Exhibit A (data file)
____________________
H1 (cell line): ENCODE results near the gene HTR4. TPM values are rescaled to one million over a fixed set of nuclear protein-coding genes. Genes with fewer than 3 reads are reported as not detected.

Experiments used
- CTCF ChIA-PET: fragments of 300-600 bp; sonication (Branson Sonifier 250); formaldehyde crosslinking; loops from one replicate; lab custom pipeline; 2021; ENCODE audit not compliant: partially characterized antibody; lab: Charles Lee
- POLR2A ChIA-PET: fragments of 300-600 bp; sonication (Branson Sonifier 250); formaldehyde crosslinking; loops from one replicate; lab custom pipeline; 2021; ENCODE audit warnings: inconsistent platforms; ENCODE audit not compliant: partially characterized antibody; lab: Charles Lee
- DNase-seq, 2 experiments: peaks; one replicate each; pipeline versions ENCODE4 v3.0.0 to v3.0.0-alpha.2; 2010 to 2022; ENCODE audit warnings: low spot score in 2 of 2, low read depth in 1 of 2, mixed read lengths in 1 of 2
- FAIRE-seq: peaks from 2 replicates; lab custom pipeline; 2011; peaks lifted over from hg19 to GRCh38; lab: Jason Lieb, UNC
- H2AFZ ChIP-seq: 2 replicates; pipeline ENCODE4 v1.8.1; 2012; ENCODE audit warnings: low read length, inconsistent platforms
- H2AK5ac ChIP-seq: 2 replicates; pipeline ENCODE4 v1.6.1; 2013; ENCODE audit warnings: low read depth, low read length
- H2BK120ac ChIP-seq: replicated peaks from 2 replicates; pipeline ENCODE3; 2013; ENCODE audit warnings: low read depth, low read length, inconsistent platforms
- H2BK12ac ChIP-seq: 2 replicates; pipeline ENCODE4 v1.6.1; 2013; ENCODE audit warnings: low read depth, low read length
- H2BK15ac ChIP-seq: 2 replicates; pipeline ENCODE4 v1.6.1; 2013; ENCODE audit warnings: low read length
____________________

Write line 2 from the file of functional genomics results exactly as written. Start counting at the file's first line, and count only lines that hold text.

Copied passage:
Experiments used